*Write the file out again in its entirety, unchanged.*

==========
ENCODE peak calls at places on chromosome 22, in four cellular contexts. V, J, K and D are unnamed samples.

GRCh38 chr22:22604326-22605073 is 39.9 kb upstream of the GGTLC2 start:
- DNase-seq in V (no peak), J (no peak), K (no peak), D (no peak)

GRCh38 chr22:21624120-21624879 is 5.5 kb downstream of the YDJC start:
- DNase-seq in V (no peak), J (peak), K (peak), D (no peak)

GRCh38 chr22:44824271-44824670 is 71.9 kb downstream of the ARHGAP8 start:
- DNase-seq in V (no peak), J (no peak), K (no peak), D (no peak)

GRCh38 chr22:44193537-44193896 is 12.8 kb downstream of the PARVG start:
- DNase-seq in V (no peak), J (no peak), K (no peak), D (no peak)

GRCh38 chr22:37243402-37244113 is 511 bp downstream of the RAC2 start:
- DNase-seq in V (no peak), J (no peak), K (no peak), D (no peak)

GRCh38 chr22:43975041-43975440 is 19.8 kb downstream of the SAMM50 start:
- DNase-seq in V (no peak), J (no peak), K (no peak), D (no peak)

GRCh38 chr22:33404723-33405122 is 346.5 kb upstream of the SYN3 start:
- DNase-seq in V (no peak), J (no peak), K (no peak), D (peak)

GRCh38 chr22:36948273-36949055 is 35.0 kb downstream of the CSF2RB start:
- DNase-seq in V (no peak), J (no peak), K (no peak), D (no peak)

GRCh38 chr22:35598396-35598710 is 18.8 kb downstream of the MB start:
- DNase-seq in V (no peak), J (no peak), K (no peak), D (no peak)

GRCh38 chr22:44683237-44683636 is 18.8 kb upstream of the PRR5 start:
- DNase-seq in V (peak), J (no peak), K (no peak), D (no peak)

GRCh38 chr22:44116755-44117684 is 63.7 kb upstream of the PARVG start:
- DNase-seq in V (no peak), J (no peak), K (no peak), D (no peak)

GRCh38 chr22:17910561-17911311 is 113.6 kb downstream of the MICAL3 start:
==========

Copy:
ENCODE peak calls at places on chromosome 22, in four cellular contexts. V, J, K and D are unnamed samples.

GRCh38 chr22:22604326-22605073 is 39.9 kb upstream of the GGTLC2 start:
- DNase-seq in V (no peak), J (no peak), K (no peak), D (no peak)

GRCh38 chr22:21624120-21624879 is 5.5 kb downstream of the YDJC start:
- DNase-seq in V (no peak), J (peak), K (peak), D (no peak)

GRCh38 chr22:44824271-44824670 is 71.9 kb downstream of the ARHGAP8 start:
- DNase-seq in V (no peak), J (no peak), K (no peak), D (no peak)

GRCh38 chr22:44193537-44193896 is 12.8 kb downstream of the PARVG start:
- DNase-seq in V (no peak), J (no peak), K (no peak), D (no peak)

GRCh38 chr22:37243402-37244113 is 511 bp downstream of the RAC2 start:
- DNase-seq in V (no peak), J (no peak), K (no peak), D (no peak)

GRCh38 chr22:43975041-43975440 is 19.8 kb downstream of the SAMM50 start:
- DNase-seq in V (no peak), J (no peak), K (no peak), D (no peak)

GRCh38 chr22:33404723-33405122 is 346.5 kb upstream of the SYN3 start:
- DNase-seq in V (no peak), J (no peak), K (no peak), D (peak)

GRCh38 chr22:36948273-36949055 is 35.0 kb downstream of the CSF2RB start:
- DNase-seq in V (no peak), J (no peak), K (no peak), D (no peak)

GRCh38 chr22:35598396-35598710 is 18.8 kb downstream of the MB start:
- DNase-seq in V (no peak), J (no peak), K (no peak), D (no peak)

GRCh38 chr22:44683237-44683636 is 18.8 kb upstream of the PRR5 start:
- DNase-seq in V (peak), J (no peak), K (no peak), D (no peak)

GRCh38 chr22:44116755-44117684 is 63.7 kb upstream of the PARVG start:
- DNase-seq in V (no peak), J (no peak), K (no peak), D (no peak)

GRCh38 chr22:17910561-17911311 is 113.6 kb downstream of the MICAL3 start: